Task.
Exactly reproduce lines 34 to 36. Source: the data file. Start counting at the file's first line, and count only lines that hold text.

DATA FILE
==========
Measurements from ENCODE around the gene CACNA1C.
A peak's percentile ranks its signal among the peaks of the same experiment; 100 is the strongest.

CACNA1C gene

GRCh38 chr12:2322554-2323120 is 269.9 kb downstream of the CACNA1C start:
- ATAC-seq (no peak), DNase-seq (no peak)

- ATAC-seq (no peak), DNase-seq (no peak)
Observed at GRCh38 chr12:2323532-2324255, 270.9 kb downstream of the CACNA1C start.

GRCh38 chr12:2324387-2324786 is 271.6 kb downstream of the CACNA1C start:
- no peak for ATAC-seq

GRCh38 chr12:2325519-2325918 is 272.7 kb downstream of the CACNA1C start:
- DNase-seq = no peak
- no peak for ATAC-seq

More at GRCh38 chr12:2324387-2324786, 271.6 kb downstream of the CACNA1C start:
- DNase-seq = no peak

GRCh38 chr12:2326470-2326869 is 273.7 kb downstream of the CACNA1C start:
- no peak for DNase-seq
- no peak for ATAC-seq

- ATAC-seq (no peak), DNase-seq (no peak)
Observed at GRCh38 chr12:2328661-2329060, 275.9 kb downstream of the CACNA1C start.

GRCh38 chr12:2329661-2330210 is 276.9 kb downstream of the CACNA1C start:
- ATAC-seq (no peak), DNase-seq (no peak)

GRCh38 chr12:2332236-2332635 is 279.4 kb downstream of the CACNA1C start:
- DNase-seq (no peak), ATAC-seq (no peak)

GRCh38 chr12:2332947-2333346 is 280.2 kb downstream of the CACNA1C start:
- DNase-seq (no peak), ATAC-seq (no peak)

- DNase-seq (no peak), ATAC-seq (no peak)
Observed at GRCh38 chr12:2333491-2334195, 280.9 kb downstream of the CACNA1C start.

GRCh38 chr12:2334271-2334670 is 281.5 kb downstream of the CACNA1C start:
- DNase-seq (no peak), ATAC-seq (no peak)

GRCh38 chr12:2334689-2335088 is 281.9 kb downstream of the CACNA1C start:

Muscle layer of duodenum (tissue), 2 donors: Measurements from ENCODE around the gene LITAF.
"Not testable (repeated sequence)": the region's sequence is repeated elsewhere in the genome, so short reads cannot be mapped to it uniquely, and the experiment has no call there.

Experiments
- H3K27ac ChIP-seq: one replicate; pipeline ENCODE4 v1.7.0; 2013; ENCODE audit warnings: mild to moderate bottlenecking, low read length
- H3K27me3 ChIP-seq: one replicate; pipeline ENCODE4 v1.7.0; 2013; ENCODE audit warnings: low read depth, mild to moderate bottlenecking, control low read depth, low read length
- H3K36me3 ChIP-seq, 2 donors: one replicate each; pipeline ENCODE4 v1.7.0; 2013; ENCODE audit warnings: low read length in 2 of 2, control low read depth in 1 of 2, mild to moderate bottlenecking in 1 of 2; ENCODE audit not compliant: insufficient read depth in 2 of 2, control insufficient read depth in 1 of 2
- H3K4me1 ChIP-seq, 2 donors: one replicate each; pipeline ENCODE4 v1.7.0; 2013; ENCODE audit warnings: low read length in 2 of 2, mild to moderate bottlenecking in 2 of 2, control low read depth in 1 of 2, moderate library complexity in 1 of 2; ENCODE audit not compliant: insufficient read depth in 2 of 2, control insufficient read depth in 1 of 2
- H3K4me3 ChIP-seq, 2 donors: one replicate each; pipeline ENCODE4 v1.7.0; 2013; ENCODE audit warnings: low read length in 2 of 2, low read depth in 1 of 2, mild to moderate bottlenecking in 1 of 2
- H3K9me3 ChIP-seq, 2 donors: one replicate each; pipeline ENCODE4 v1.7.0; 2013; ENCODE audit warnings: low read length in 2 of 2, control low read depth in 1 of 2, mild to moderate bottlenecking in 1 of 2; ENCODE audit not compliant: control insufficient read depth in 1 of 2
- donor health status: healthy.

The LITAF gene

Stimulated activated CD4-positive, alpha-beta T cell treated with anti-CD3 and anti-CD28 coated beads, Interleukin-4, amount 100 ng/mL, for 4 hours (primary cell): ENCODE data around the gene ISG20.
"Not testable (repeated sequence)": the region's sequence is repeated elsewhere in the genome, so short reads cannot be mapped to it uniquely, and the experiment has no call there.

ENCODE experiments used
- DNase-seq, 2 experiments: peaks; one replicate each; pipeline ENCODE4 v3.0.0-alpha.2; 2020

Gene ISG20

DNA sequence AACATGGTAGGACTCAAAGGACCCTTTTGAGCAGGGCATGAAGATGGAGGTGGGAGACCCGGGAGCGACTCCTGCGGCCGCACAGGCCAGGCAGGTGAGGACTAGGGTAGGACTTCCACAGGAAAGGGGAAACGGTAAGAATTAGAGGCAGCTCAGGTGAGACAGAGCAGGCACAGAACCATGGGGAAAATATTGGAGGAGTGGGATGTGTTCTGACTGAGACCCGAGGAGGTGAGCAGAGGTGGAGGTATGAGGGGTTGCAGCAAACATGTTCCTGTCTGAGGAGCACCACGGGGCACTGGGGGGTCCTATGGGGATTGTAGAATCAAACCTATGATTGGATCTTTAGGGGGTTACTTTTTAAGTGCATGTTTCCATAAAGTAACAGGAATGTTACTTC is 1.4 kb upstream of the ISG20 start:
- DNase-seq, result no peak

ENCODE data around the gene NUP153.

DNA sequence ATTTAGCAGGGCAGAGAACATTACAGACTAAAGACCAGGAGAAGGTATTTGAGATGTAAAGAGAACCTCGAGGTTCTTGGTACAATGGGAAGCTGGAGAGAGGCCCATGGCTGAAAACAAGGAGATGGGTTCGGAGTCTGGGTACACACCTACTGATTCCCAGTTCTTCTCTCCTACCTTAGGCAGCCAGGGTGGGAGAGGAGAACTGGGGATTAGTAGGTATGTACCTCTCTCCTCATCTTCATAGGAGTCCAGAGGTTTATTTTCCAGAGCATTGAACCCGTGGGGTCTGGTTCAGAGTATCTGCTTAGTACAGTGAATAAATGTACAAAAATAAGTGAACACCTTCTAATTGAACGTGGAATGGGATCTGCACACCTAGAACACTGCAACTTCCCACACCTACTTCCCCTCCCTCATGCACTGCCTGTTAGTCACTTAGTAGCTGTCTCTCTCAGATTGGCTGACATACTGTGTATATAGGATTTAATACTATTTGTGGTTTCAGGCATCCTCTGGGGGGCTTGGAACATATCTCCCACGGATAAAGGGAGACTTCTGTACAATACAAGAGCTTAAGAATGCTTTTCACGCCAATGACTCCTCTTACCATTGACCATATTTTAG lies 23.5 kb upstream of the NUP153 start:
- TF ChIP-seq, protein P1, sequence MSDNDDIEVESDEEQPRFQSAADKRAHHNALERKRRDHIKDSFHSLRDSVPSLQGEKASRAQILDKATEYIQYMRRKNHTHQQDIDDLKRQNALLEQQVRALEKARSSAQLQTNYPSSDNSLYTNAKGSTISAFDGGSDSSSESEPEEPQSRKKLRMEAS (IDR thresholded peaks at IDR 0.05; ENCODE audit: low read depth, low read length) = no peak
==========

- H3K27ac ChIP-seq: one replicate; pipeline ENCODE4 v1.7.0; 2013; ENCODE audit warnings: mild to moderate bottlenecking, low read length
- H3K27me3 ChIP-seq: one replicate; pipeline ENCODE4 v1.7.0; 2013; ENCODE audit warnings: low read depth, mild to moderate bottlenecking, control low read depth, low read length
- H3K36me3 ChIP-seq, 2 donors: one replicate each; pipeline ENCODE4 v1.7.0; 2013; ENCODE audit warnings: low read length in 2 of 2, control low read depth in 1 of 2, mild to moderate bottlenecking in 1 of 2; ENCODE audit not compliant: insufficient read depth in 2 of 2, control insufficient read depth in 1 of 2